When the glacial waters first carved out this gorge, the lip of High Falls was originally located almost one-half mile to the north. Even today, after millions of years, falling water continues to erode the bedrock, both at the falls and along
Genesee River Gorge: 20,000 Years in the Making Marker as seen facing East on the bridge image. Click for full size.
By Yugoboy, September 12, 2012
3. Genesee River Gorge: 20,000 Years in the Making Marker as seen facing East on the bridge
the gorge walls. When Francis Brown fist saw High Falls it towered some 96 feet, but 20th century flood control measures reduced the height in order to accommodate a greater volume of water.

Today the lip of the falls is only about 80 feet above the pool at its base.

On the right side of High Falls is a wing wall, a man-made structure that forced water into channels cut into the bedrock under the Gorsline Building foundations. At the base of the falls, a tail race cut into the rock allowed the same water to turn the water wheels and return to the river.

All along the west side of the gorge on the right, you can see a series of tail races cut into the bedrock, marking where 19th century industries were located. You can also see, on the lower level, a small, light brick building, which is one of only three plants on the river that still produces hydroelectric power. New York State Heritage Areas - a program of NYS Parks. City of Rochester, NY Brown's Race/High Falls Historic District
 
Erected by City of Rochester, NY - NYS Parks.
 
Location. 43° 9.773′ N, 77° 36.912′ W. Marker is in Rochester, New York, in Monroe County. Marker is on Platt St 0.1 miles west of Brown's Race, on the right when traveling east. Click for map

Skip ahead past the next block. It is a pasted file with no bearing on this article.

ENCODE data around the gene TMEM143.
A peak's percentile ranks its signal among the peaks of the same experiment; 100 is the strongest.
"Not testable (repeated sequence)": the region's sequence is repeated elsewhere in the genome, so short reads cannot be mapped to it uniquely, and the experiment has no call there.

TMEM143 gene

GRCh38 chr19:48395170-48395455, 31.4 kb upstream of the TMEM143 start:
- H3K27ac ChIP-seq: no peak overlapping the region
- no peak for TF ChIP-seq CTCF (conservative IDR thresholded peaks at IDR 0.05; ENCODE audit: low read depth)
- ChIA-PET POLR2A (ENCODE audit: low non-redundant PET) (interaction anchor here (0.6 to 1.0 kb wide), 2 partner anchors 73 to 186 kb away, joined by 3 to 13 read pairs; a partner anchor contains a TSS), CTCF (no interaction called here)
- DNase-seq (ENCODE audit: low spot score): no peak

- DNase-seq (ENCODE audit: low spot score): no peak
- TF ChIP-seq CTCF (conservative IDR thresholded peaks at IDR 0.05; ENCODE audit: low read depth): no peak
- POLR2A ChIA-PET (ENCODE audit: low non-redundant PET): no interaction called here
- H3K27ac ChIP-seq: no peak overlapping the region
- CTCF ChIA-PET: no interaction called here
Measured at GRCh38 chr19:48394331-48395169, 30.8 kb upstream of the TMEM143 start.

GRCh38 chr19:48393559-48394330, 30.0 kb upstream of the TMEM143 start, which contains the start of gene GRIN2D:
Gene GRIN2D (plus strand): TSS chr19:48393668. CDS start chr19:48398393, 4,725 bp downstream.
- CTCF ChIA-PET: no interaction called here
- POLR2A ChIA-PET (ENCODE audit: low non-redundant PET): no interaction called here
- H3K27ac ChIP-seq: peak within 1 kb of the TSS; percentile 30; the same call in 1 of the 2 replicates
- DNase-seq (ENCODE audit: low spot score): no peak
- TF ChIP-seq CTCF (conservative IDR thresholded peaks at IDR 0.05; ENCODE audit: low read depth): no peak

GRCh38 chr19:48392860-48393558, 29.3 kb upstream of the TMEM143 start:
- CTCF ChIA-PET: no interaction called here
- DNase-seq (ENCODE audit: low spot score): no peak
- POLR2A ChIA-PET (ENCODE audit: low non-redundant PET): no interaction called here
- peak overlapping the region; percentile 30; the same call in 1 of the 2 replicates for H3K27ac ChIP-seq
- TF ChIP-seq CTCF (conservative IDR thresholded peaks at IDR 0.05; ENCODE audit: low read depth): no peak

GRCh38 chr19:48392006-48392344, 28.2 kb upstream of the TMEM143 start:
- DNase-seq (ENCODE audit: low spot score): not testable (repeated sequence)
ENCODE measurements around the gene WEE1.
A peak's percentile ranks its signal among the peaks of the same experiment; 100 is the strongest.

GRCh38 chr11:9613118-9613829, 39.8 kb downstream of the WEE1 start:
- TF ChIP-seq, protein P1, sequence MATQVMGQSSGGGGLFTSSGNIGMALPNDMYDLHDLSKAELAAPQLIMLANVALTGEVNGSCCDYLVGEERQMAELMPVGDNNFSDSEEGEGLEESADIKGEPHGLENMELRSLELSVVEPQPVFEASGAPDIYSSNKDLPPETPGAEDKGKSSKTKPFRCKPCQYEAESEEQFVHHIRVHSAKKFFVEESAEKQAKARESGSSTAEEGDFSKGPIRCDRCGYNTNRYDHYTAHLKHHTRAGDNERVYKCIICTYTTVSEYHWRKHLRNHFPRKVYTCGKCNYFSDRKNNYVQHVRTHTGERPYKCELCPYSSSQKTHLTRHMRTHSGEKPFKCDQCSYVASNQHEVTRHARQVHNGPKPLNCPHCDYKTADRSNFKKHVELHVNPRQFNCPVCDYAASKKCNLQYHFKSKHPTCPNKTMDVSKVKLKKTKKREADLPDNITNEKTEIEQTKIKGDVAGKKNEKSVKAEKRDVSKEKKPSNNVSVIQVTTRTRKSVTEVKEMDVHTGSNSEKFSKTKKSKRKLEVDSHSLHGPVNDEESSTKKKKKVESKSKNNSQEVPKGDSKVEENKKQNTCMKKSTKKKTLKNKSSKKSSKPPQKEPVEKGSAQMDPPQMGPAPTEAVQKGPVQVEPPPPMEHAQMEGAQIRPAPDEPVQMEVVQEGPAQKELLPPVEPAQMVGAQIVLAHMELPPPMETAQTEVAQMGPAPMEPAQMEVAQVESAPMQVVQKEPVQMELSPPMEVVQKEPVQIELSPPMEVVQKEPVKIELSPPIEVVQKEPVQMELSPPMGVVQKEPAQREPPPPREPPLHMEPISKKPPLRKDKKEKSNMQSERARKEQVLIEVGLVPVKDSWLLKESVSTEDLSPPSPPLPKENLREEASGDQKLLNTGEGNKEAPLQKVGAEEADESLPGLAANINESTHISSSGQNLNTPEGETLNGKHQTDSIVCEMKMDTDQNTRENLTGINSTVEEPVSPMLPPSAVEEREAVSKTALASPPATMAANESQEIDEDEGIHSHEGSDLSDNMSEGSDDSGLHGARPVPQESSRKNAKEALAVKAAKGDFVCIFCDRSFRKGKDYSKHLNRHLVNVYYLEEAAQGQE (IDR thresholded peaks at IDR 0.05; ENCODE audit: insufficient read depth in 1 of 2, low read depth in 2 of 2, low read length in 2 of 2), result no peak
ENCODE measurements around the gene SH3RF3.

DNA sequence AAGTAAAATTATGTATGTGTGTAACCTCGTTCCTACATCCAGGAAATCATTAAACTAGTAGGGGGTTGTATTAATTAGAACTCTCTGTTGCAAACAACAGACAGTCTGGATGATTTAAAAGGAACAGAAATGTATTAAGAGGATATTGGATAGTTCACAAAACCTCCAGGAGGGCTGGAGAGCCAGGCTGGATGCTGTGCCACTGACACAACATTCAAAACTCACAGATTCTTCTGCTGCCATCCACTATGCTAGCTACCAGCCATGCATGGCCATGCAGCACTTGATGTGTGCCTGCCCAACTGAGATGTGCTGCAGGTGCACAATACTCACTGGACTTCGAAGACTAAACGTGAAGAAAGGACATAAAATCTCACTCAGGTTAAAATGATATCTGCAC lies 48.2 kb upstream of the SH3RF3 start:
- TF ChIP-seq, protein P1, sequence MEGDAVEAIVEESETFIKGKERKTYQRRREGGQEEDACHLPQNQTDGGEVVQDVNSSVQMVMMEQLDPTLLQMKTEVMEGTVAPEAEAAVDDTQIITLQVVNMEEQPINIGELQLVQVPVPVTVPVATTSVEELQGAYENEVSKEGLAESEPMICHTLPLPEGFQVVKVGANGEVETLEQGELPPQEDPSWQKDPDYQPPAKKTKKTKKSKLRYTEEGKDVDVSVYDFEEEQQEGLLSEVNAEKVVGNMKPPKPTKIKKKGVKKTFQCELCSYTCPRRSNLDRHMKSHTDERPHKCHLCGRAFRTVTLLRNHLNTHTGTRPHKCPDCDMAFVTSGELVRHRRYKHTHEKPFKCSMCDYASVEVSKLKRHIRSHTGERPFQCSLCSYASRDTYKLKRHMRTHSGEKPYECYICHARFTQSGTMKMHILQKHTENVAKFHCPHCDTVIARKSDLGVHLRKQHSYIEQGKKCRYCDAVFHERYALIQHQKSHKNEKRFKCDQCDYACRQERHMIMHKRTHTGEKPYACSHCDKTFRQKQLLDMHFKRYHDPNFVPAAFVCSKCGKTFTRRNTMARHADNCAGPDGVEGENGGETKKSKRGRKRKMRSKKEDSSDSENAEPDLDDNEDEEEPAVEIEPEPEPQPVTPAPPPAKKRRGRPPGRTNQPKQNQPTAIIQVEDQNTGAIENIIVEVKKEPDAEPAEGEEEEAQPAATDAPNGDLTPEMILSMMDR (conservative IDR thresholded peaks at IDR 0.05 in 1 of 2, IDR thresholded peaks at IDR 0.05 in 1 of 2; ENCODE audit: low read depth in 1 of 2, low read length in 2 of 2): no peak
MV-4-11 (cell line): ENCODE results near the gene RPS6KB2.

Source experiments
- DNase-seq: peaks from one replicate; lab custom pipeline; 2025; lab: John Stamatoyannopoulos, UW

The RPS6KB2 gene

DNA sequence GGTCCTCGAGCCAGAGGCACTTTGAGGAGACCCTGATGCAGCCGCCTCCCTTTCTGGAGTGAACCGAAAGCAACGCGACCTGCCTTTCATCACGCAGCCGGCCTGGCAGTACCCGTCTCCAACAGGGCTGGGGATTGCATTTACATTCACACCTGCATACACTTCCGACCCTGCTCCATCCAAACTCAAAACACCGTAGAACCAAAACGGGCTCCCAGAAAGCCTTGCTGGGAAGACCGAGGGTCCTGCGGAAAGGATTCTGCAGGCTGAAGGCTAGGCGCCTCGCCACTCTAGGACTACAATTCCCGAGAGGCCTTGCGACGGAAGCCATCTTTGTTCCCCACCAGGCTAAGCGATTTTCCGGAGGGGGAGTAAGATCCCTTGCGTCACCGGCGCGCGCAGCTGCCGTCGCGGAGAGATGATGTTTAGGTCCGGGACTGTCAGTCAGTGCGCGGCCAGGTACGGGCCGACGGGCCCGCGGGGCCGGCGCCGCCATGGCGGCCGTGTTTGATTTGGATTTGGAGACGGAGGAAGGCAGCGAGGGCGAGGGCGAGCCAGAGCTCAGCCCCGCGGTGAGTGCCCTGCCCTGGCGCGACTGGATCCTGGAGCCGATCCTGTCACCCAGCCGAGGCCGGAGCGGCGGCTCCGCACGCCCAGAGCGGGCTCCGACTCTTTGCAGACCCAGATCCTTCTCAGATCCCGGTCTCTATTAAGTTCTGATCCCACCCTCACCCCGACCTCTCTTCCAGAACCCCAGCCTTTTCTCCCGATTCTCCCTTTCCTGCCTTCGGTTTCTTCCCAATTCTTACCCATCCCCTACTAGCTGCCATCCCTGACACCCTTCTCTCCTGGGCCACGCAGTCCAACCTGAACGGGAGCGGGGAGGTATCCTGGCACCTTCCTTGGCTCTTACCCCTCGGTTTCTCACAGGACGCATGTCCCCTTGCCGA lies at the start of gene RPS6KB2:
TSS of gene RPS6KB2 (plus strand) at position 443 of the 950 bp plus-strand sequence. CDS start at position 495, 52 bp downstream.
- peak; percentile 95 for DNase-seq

Genesee River Gorge: 20,000 Years in the Making Marker as seen facing West on the bridge image. Click for full size.
By Yugoboy, September 12, 2012
4. Genesee River Gorge: 20,000 Years in the Making Marker as seen facing West on the bridge
. Marker is located on the Pont de Rennes Bridge. The view of the falls is spectacular. Marker is in this post office area: Rochester NY 14614, United States of America.
 
Other nearby markers. At least 8 other markers are within walking distance of this marker. Genesee River Gorge: Centuries of Conflict in Pleasant Valley (here, next to this marker); The Genesee Brew House Building (about 300 feet away, measured in a direct line); On this site stood the Standard Brewing Company's main Brewery Building. (about 300 feet away); Pont de Rennes Pedestrian Bridge (about 700 feet away); Welcome to the High Falls (about 700 feet away); Original Site of Frederick Douglass Monument (approx. mile away); Morning of February 18, 1861 (approx. mile away); Genesee River Gorge: Industrial & Urban Development (approx. 0.3 miles away). Click for a list of all markers in Rochester.
 
Categories. EnvironmentIndustry & CommerceScience & MedicineWaterways & Vessels
 
 
Credits. This page originally submitted on , by Yugoboy of Rochester, New York. This page has been viewed 290 times since then and 22 times this year. Photos:   1, 2, 3, 4. submitted on , by Yugoboy of Rochester, New York. • Bill Pfingsten was the editor who published this page. This page was last revised on June 16, 2016.